[Effectiveness of Medical Counseling for Alcoholic Patients and Patients With Excessive Alcohol Consumption Seen in Primary Care]

Aten Primaria. 2003 Feb 28;31(3):146-53. doi: 10.1016/s0212-6567(03)70674-x.
[Article in Spanish]

Abstract

Aim: To determine the effectiveness of medical counseling for alcohol abuse, when it is provided in primary care centers.

Design: Quasi-experimental, open, multicenter before-after study.Setting. 14 primary care physician's practices (7 rural, 7 urban) in the province of Córdoba (Spain).

Participants: 306 patients of both sexes, recruited with a case-finding strategy, who consumed >=35 (men) or >=21 (women) IU per week, or who had alcohol dependence syndrome (ADS) (MALTS score O>=11). Interventions. All patients were offered brief counseling to reduce drinking, and all were followed to evaluate their status 3 months, 1 year and 2 years later.

Main measures: The response variable was self-reported alcohol consumption together with normal GGT values or confirmation of alcohol consumption by a relative. The results were subjected to intention-to-treat analysis.

Results: Of the 306 patients included in the study, 95.1% were men and 78.4% had ADS. After 2 years 38.89% (95% CI, 32.2%-44.3%) had attained their treatment goal: 23.85% were in complete abstinence, and 15.0% consumed moderate amounts of alcohol below the limit considered to indicate risk. Starting excessive consumption at less than 16 years of age (odds ratio [OR], 3.0885), living in a slum (OR, 3.2103), smoking (OR, 1.7187), and a positive CAGE test (OR, 1.9949) were associated with failure of the intervention (P<.05).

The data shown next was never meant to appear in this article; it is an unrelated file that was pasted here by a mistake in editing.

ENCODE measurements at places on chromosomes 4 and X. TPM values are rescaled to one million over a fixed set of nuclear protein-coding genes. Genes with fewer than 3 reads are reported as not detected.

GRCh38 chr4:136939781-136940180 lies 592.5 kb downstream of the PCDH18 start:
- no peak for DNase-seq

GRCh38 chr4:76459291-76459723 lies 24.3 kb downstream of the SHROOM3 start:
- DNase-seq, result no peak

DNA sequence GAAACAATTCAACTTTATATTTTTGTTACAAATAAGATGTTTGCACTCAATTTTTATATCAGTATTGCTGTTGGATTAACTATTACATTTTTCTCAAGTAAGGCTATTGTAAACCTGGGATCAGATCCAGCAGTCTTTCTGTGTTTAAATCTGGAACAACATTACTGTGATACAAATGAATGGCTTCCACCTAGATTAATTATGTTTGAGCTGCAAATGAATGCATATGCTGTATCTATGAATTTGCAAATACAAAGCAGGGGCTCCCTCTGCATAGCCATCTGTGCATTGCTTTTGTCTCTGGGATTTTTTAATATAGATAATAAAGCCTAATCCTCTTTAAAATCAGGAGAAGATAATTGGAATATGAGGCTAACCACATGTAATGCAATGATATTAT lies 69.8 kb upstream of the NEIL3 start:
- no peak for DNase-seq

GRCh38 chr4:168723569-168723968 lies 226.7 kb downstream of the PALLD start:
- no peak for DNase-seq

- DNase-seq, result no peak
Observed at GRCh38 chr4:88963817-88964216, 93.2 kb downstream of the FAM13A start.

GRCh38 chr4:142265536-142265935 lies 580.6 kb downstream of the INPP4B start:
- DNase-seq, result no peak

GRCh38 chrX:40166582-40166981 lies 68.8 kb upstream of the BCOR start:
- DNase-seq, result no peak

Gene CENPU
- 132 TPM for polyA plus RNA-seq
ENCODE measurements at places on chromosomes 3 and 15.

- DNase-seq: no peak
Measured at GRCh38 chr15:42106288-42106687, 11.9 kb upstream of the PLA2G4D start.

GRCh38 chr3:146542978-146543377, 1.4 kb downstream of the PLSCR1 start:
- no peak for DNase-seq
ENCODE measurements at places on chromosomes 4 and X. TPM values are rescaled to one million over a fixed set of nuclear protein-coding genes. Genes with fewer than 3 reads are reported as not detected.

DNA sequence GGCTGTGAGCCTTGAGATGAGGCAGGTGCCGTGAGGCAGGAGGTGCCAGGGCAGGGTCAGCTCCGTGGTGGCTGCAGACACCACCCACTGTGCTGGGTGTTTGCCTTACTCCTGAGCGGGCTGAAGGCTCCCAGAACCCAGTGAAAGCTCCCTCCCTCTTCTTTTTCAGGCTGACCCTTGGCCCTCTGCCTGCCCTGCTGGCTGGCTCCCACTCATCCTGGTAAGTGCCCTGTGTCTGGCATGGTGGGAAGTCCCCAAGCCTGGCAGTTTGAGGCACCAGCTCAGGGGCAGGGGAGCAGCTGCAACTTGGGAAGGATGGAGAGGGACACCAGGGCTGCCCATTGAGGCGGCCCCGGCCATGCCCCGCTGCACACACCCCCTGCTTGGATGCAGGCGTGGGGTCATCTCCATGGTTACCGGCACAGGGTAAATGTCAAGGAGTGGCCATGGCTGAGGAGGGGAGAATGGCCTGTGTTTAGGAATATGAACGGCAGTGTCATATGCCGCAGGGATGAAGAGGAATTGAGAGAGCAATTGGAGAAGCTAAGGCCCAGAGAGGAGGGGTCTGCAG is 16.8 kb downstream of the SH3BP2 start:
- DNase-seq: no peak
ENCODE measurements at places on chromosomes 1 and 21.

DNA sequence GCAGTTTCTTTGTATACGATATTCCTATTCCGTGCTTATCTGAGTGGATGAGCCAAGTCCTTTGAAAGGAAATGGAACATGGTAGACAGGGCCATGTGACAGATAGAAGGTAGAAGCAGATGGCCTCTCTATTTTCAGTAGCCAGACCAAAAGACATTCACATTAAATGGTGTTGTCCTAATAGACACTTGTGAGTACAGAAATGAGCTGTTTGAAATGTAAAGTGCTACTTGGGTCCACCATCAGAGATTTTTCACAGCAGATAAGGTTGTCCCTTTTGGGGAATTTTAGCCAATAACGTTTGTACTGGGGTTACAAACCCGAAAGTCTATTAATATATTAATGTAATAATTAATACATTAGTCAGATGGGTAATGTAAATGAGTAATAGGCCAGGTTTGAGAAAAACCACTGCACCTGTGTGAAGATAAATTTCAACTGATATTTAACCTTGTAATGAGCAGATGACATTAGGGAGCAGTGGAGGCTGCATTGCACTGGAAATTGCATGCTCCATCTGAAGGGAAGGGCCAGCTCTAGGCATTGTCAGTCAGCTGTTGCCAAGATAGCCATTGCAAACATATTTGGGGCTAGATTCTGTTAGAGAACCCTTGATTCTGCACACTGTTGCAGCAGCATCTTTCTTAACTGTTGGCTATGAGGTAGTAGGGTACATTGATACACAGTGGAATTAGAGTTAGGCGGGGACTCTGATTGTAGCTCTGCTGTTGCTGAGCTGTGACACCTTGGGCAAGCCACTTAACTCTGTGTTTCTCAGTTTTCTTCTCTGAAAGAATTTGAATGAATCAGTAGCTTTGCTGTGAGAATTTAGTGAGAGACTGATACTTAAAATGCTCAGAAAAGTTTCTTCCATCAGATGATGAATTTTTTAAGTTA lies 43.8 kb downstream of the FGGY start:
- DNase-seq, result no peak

Conclusions: Counseling provided by the family doctor was highly effective under the usual conditions of general practice, both for patients with excessive alcohol consumption and for patients with con ADS.

Publication types

  • English Abstract
  • Multicenter Study
  • Research Support, Non-U.S. Gov't

MeSH terms

  • Adolescent
  • Adult
  • Aged
  • Aged, 80 and over
  • Alcohol Drinking / prevention & control*
  • Alcoholism / enzymology
  • Alcoholism / prevention & control*
  • Child
  • Counseling / methods*
  • Female
  • Follow-Up Studies
  • Humans
  • Male
  • Middle Aged
  • Odds Ratio
  • Primary Health Care / methods*
  • Risk Factors
  • Treatment Outcome
  • gamma-Glutamyltransferase / blood

Substances

  • gamma-Glutamyltransferase